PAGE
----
It’s just a way for me to showcase my absolute favorite thing about summer: CORN! There will be a few surprises, maybe a few things you haven’t thought of before, but there is sure to be something to help you use up all the EARS of corn that are coming out your EARS. Heh. That’s a pun. 😉

First up, a truly fresh and delicious summer side dish. This Roasted Corn Salad from the Pioneer Woman’s cookbook is colorful and vibrant, bursting with everything that’s great about summer. Fresh sweet corn off the cob, yellow squash, tomatoes, red bell pepper, onion, basil. The homemade balsamic vinaigrette really takes it over the top. I literally could not stop eating this. I topped grilled chicken with it for dinner and then ate the rest cold for lunch all week. It’s great warm, at room temp or cold and would be a great make-ahead option for a summer get together or potluck.

A few changes from the original recipe – first, I cut it in half. If you’ve made a PW recipe before, you know they feed a crowd. I also cut the amount of garlic, but that’s just a personal preference. I find raw garlic can be really overpowering and I really wanted to taste the veggies here. Feel free to add more if you like. The original recipe also called for drizzling the veggies with olive oil before placing on the grill. I figured there was enough oil in the dressing, so I skipped that step so I could maintain some good crunch on the vegetables after grilling. Worked out well. My changes are noted below. 🙂

Stop back tomorrow for another great sweet corn recipe!

ROASTED CORN SALAD (Recipe adapted from: The Pioneer Woman Cooks)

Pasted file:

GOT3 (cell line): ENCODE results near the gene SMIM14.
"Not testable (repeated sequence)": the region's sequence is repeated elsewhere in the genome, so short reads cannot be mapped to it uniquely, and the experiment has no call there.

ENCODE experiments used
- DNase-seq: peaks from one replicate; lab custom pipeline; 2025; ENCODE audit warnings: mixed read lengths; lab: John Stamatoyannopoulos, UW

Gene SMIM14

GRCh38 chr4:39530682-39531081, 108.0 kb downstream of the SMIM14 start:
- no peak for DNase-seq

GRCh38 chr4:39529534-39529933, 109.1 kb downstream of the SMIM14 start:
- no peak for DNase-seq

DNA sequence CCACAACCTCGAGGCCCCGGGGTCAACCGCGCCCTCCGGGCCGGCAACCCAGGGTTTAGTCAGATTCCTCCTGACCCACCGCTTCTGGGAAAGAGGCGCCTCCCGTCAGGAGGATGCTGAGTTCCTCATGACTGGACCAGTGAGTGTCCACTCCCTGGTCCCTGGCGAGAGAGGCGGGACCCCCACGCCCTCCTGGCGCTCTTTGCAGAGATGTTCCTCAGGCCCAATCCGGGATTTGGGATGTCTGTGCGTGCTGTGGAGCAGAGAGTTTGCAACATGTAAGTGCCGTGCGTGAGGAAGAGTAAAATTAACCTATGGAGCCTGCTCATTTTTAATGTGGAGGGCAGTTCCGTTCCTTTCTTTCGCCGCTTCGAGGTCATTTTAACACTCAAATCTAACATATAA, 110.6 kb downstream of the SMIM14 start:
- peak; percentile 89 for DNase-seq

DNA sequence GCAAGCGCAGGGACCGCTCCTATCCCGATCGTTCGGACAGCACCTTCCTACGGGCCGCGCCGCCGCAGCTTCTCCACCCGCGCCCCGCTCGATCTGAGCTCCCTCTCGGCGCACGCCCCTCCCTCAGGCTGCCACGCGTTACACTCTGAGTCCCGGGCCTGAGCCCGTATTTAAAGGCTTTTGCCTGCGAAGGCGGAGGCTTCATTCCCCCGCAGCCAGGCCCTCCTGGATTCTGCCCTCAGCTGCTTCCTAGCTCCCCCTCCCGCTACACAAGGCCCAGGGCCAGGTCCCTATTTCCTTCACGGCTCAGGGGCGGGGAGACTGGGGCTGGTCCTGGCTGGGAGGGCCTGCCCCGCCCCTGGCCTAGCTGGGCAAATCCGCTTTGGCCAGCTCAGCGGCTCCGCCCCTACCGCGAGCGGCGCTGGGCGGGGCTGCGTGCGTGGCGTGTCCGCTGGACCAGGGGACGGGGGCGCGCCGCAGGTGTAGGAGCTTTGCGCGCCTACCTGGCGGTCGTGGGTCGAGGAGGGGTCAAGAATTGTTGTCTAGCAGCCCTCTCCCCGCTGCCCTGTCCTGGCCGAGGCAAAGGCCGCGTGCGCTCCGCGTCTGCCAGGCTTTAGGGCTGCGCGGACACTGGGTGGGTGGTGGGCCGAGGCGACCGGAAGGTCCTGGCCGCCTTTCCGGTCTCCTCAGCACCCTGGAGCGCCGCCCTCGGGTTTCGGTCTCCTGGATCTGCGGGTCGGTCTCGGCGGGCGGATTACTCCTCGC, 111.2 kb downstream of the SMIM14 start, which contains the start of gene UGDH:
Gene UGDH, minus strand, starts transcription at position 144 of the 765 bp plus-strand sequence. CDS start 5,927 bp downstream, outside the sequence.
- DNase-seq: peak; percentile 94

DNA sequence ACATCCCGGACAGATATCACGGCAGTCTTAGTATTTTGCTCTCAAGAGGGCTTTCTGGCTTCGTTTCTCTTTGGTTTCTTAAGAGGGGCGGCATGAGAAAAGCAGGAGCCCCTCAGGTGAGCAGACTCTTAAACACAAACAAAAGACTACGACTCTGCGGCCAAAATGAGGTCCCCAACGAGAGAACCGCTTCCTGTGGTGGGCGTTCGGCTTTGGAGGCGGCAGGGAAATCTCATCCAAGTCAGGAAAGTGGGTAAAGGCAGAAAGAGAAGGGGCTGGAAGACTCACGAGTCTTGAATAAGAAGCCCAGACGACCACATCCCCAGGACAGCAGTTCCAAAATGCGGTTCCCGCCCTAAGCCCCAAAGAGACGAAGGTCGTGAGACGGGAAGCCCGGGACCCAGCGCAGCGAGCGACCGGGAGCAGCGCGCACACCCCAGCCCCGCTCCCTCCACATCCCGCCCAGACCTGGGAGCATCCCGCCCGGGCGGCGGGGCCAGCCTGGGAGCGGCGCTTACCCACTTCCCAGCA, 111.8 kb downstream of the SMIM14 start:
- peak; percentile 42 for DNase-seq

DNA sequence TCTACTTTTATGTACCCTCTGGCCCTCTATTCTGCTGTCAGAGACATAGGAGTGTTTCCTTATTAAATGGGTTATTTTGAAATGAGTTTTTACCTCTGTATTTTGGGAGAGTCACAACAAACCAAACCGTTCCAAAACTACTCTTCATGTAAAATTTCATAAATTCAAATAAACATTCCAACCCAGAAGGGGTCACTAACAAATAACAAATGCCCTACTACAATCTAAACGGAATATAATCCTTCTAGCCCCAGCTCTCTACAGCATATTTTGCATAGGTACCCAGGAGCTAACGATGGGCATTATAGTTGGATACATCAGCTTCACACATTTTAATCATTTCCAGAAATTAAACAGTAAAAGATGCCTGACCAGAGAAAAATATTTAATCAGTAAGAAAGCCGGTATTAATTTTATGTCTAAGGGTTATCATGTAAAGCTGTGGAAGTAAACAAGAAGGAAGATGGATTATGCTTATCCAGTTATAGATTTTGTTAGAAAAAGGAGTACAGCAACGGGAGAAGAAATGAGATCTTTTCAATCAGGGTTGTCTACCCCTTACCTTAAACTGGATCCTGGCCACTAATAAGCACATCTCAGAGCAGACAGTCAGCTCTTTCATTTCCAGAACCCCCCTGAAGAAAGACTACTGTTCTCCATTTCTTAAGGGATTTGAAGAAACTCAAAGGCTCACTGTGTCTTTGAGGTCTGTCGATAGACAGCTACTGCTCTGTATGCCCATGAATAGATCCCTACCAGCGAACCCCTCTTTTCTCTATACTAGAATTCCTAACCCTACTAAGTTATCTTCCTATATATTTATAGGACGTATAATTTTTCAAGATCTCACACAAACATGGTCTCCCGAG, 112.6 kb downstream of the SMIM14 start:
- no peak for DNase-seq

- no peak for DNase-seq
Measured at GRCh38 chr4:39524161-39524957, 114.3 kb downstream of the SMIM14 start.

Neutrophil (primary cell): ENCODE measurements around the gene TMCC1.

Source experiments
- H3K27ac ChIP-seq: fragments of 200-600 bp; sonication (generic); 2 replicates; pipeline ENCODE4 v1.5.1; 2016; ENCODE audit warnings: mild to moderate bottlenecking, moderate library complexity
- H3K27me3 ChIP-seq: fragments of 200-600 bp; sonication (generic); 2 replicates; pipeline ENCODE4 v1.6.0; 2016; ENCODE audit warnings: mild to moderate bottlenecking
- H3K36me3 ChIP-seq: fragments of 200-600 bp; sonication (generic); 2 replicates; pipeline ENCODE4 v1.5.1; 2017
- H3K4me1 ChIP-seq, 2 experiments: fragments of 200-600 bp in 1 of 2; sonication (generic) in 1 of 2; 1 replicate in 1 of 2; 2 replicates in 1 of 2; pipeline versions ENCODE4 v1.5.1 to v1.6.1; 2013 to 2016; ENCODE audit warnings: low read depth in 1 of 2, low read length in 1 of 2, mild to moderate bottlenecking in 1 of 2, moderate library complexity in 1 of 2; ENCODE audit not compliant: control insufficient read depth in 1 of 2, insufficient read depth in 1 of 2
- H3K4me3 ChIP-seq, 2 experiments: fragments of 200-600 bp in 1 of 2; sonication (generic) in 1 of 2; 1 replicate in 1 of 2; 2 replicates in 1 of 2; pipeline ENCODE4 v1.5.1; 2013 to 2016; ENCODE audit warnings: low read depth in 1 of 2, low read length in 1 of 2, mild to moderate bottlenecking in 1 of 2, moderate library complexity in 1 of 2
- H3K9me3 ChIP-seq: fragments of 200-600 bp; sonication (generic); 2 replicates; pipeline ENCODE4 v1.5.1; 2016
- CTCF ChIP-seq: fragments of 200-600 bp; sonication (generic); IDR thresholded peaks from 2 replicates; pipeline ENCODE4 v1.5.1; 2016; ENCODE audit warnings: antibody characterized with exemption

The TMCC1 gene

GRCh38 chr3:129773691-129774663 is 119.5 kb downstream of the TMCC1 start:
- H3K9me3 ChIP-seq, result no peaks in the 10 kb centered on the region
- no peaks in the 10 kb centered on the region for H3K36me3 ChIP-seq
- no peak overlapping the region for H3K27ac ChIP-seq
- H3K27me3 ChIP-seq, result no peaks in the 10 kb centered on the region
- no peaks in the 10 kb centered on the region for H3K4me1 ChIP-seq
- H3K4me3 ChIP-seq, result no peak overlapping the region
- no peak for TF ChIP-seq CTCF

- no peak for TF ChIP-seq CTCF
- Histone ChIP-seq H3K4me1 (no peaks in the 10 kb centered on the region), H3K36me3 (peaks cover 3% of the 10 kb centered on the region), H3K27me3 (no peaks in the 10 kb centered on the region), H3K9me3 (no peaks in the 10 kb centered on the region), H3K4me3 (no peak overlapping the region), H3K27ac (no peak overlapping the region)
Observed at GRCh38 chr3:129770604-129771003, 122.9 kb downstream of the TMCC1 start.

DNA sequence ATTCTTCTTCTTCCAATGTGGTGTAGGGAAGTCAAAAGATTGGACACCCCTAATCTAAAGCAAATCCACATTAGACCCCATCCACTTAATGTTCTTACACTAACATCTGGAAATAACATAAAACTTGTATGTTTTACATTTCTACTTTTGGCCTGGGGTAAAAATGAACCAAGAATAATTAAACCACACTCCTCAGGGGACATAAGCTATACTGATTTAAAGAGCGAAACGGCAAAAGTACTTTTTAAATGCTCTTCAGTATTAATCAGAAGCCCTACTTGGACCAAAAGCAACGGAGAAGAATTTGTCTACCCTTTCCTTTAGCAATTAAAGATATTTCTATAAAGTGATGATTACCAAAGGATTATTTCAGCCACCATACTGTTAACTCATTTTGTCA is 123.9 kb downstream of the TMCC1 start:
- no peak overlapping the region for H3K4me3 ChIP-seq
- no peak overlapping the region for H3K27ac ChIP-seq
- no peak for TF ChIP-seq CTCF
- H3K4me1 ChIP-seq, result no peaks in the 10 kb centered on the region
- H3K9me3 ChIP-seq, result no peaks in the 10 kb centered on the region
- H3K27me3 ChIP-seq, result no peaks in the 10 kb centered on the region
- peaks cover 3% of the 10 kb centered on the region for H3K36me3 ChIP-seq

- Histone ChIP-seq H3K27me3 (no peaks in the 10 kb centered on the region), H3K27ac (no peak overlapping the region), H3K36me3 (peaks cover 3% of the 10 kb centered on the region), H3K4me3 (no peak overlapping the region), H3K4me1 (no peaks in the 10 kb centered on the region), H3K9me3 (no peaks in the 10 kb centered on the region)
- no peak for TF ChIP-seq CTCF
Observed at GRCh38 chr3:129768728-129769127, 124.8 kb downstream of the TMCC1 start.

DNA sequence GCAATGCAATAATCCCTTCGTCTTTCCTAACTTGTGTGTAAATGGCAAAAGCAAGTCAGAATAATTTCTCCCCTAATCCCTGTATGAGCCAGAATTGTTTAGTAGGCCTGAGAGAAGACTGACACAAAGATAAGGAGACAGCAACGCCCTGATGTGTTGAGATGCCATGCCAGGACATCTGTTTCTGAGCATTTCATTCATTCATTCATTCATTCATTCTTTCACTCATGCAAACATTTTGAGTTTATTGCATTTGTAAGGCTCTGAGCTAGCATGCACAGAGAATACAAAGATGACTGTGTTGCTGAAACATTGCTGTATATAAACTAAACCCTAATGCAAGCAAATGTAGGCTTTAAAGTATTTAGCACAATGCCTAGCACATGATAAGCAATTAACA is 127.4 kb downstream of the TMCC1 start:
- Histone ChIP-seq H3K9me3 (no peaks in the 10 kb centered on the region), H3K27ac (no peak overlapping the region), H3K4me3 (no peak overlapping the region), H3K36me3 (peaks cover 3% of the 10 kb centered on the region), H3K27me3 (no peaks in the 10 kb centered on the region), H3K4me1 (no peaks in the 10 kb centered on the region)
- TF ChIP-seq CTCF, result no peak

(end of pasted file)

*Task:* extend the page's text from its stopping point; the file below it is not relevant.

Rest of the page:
• 4 ears fresh sweet corn, shucked
  • 1/2 red onion, cut into quarters
  • 1 medium yellow squash, halved lengthwise
  • 1 small red bell pepper, cut in half and seeds/rib removed
  • 3/4 quarters of a cup fresh diced tomatoes (use whatever kind you like. I used grape tomatoes, cut in half)
  • 1/4 cup olive oil
  • 2 tablespoons balsamic vinegar
  • 6 large basil leaves, cut into chiffonade
  • 1/2 teaspoon kosher salt (or to taste)
  • 1 very small, or half a large garlic clove, pressed or finely minced


  1. Preheat outdoor grill to medium heat.
  2. Place corn directly on the grill and cook for 5 to 8 minutes, until the kernels begin to brown. Add remaining vegetables (except tomatoes) and grill until softened but not overcooked, about 5 to 7 minutes. Remove from grill and allow to cool slightly.
  3. Roughly chop the veggies and scrape the corn off the cobs with a sharp knife (you’ll make a mess doing this, just be ready). and place in serving bowl. Add the diced tomatoes and toss.
  4. Make the dressing: Mix olive oil and balsamic vinegar together in a small bowl until combined. Add the the basil, salt and garlic and whisk again. Pour the dressing over the veggie mixture and toss until coated. Serve at room temp or chilled. Makes about 3 cups.




Filed under salads, sides, veggies

3 responses to “Is this heaven?

  1. Pingback: Project Food Blog: Ready, Set, Blog! « Milk & Honey